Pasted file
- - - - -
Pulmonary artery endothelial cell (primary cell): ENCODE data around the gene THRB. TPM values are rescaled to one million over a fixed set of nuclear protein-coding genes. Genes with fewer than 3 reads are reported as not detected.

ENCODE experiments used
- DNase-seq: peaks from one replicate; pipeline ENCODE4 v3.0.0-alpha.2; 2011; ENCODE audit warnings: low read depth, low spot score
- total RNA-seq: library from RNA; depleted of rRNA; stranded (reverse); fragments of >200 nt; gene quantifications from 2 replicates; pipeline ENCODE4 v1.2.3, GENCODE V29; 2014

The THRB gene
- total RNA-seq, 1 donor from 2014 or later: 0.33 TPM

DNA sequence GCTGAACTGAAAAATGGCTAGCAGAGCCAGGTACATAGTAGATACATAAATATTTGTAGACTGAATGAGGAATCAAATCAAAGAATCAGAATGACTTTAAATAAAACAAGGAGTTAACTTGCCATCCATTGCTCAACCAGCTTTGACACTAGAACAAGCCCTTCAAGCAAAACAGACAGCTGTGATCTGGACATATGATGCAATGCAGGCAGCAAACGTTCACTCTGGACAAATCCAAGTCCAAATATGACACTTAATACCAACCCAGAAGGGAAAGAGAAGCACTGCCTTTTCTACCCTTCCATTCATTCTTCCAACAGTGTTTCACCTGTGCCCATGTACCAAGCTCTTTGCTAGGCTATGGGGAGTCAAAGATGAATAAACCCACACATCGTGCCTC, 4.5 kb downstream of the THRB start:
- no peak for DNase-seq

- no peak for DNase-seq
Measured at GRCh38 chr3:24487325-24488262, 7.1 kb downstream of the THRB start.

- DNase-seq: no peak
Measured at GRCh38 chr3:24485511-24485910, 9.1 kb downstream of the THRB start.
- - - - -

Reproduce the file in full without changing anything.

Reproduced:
Pulmonary artery endothelial cell (primary cell): ENCODE data around the gene THRB. TPM values are rescaled to one million over a fixed set of nuclear protein-coding genes. Genes with fewer than 3 reads are reported as not detected.

ENCODE experiments used
- DNase-seq: peaks from one replicate; pipeline ENCODE4 v3.0.0-alpha.2; 2011; ENCODE audit warnings: low read depth, low spot score
- total RNA-seq: library from RNA; depleted of rRNA; stranded (reverse); fragments of >200 nt; gene quantifications from 2 replicates; pipeline ENCODE4 v1.2.3, GENCODE V29; 2014

The THRB gene
- total RNA-seq, 1 donor from 2014 or later: 0.33 TPM

DNA sequence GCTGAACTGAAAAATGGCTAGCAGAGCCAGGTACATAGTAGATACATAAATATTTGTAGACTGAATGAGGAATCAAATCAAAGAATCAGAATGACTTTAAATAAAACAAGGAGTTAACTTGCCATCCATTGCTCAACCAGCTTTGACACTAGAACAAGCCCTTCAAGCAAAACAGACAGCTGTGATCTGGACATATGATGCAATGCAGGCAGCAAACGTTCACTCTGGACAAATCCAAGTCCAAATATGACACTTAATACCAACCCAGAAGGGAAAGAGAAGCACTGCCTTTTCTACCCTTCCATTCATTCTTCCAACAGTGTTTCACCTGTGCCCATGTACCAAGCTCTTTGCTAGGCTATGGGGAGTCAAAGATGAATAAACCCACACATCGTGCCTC, 4.5 kb downstream of the THRB start:
- no peak for DNase-seq

- no peak for DNase-seq
Measured at GRCh38 chr3:24487325-24488262, 7.1 kb downstream of the THRB start.

- DNase-seq: no peak
Measured at GRCh38 chr3:24485511-24485910, 9.1 kb downstream of the THRB start.